Gandhi and the Unspeakable
His Final Experiment with Truth
by James W. Douglass
Orbis Books, hardcover, $24.00, 158 pp.
The term, “the Unspeakable,” Douglass gets from the Trappist monk, Thomas Merton, who wrote that the world was “stricken to the very core of its being by the presence of the Unspeakable,” which is “the void that gets into the language of public and official declarations at the very moment when they are pronounced, and makes them ring dead with the hollowness of the abyss. It is the void out of which Eichmann drew the punctilious exactitude of his obedience.”
Douglass claimed in his book JFK and the Unspeakable: Why He Died and Why It Matters (2008), that JFK and Kruschev, during the Cuban Missile Crisis, went in the direction of peace, against the wishes of the Joint Chiefs, and that his continued movement toward peace prompted the military-industrial complex to set in motion his assassination. It would not surprise me if this was, at some level, true, but conspiracy theories often depend on not looking at the simplest explanation but, assuming the conspiracy, then look for evidence for it. They almost always remind me of what Chesterton wrote about the lunatic in Orthodoxy (1908), that he is the most reasonable of persons; that he starts with a mistaken notion but everything else from that point on is pure reason. So, if you start with the assumption that because four (arguably) peacemakers (Douglass is also researching Martin Luther King, Malcolm X and RFK) all died within the same few years, then there is something nefarious afoot, you can make everything fit into that model. I’m not saying that Douglass is a lunatic, only that conspiracy theories often smack of that kind of reasoning.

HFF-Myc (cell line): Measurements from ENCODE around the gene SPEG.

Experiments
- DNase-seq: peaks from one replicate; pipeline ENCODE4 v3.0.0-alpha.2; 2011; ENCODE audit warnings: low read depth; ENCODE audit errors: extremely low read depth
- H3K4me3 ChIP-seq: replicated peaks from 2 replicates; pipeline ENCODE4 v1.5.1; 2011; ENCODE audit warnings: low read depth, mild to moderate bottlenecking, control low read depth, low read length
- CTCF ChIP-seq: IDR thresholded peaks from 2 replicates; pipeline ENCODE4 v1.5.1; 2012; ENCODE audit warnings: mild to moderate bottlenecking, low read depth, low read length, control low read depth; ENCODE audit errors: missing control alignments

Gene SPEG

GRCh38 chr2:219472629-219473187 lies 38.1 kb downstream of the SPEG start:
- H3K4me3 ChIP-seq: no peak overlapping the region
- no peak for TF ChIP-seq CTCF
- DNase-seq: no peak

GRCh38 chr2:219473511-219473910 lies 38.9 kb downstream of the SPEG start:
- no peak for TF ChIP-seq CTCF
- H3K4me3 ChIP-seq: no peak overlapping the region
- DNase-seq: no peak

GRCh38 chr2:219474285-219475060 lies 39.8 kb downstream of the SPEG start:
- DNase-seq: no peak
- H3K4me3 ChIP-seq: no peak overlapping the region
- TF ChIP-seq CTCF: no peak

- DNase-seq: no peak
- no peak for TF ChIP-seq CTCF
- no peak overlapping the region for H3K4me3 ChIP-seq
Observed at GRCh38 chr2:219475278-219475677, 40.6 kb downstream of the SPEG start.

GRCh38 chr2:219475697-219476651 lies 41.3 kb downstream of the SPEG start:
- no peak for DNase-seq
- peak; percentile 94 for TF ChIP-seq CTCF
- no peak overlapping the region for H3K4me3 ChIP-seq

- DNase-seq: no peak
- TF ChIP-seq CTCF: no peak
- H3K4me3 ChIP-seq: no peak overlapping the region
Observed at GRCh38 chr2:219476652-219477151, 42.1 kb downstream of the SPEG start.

However, in the case of Gandhi, Douglass has a lot more substantial evidence to work with, including the Printed Record of Mahatma Gandhi Murder Case, Vols. I-VIII (U.S. Library of Congress Law Library). He began the research for the book when he learned that Gandhi’s grandson, Arun Gandhi, claimed that Gandhi “was assassinated by a powerful conspiracy that involved Indian government complicity.”
Basically the claim is that Gandhi’s assassin, Nathuram Godse, was inspired by Hindu nationalist, Vinayak Damodar Savarkar, who had inspired (most likely masterminded) earlier assassinations, most notably that of Sir William Curzon Wyllie, “political aide to the secretary of state for India” on July 1, 1909. Gandhi, who suspected Savarkar’s involvement, debated Savarkar in London after the assassination. Both of them expounding upon the Indian epic Ramayana, Savarkar argued that assassinations and violence were indispensable in India’s drive for independence, whereas Gandhi argued that only non-violence based on “suffering for the truth” would give India true independence. In fact, he argued that inasmuch Indians committed themselves to suffering for the truth, “they can from that instant count themselves as free.”
Douglass shows how Gandhi’s idea of satyagraha (truth-force) developed in South Africa, where he worked for reforms in the abominable ways Indians were treated there, then were put into action even more forcefully in the non-violent fight for India’s independence. This involved, for Gandhi, learning to die: